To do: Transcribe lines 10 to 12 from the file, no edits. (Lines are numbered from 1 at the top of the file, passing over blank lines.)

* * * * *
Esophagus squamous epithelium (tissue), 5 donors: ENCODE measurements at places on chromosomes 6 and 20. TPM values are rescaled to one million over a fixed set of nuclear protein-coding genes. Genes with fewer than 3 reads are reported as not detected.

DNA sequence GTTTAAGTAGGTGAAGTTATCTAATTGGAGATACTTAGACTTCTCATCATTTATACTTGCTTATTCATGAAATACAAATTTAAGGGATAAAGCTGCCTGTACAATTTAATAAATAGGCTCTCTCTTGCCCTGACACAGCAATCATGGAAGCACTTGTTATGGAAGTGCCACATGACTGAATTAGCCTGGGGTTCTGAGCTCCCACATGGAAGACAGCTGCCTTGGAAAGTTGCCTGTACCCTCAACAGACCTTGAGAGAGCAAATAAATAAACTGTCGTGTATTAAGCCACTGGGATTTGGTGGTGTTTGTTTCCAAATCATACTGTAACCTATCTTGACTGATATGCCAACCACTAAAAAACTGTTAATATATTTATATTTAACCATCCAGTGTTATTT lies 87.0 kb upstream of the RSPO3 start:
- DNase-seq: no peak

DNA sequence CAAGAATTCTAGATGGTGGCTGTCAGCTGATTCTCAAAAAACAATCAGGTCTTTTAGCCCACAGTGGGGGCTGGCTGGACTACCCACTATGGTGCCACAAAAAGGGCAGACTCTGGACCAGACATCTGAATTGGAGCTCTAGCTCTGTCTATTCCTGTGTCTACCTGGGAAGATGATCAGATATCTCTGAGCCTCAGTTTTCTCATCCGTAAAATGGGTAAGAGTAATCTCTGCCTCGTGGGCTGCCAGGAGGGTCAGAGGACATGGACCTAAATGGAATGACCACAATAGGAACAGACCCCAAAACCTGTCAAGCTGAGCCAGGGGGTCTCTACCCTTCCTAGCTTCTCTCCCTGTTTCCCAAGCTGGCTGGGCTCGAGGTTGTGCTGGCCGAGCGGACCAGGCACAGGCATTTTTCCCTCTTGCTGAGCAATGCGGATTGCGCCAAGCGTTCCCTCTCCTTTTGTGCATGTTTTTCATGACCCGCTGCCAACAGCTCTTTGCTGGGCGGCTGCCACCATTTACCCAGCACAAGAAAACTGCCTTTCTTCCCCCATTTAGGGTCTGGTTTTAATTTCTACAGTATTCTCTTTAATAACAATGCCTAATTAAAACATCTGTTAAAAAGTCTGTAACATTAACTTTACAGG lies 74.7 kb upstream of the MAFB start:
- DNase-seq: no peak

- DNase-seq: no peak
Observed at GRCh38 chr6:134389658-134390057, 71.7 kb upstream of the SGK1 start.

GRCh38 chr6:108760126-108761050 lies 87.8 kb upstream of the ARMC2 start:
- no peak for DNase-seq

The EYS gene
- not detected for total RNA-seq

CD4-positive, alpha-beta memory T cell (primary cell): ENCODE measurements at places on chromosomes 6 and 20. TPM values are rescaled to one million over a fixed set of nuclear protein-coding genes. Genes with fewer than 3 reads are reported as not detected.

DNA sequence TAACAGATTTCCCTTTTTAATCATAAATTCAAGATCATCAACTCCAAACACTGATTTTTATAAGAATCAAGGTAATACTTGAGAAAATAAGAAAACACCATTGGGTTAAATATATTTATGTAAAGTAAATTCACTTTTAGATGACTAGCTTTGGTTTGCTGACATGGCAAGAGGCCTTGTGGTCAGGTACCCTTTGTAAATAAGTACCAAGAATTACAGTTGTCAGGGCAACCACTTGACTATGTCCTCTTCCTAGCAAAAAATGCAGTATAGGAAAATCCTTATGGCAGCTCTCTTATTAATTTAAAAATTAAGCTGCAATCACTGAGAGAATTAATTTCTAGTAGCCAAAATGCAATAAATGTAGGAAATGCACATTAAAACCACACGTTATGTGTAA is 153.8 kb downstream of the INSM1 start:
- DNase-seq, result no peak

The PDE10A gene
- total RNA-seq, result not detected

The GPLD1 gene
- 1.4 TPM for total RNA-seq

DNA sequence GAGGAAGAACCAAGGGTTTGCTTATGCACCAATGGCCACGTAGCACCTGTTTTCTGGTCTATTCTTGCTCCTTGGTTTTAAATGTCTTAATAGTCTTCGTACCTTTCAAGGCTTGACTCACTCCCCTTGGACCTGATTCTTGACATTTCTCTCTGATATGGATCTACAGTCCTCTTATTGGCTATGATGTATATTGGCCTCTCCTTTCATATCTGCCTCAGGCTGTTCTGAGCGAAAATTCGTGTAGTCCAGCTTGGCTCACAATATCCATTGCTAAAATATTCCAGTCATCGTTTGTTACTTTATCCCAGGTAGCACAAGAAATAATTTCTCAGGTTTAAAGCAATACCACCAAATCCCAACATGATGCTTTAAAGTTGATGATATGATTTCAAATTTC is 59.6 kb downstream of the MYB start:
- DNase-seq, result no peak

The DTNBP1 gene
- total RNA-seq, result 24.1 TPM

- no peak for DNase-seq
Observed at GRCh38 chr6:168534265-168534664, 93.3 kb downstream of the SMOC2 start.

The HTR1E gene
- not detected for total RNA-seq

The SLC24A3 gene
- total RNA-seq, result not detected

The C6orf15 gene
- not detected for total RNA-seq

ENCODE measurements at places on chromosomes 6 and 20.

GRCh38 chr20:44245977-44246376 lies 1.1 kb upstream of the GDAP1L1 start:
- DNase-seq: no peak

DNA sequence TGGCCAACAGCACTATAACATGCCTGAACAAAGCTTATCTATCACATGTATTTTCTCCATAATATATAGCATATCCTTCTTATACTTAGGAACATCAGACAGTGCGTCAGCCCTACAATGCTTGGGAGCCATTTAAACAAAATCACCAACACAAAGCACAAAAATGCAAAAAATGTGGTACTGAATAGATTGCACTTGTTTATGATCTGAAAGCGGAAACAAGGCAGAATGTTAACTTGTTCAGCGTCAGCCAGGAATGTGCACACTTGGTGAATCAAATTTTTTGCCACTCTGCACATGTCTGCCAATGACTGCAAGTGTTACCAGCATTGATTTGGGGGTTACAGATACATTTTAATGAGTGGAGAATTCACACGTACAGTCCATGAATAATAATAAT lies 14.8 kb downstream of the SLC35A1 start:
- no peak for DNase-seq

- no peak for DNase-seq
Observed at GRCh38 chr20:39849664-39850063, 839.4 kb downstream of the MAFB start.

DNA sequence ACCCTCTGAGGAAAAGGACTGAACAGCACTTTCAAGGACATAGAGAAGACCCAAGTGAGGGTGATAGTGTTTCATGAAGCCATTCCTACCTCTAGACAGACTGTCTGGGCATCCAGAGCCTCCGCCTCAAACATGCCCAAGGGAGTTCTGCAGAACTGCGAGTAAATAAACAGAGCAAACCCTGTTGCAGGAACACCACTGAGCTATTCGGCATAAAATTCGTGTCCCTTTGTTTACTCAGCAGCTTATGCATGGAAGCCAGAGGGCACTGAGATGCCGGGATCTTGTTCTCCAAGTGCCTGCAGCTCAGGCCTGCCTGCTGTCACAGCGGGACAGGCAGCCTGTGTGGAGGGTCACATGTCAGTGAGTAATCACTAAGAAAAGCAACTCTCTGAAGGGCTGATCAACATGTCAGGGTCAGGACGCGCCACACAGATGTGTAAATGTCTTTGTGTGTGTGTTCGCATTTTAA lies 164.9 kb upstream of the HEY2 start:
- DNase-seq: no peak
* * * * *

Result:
The EYS gene
- not detected for total RNA-seq

CD4-positive, alpha-beta memory T cell (primary cell): ENCODE measurements at places on chromosomes 6 and 20. TPM values are rescaled to one million over a fixed set of nuclear protein-coding genes. Genes with fewer than 3 reads are reported as not detected.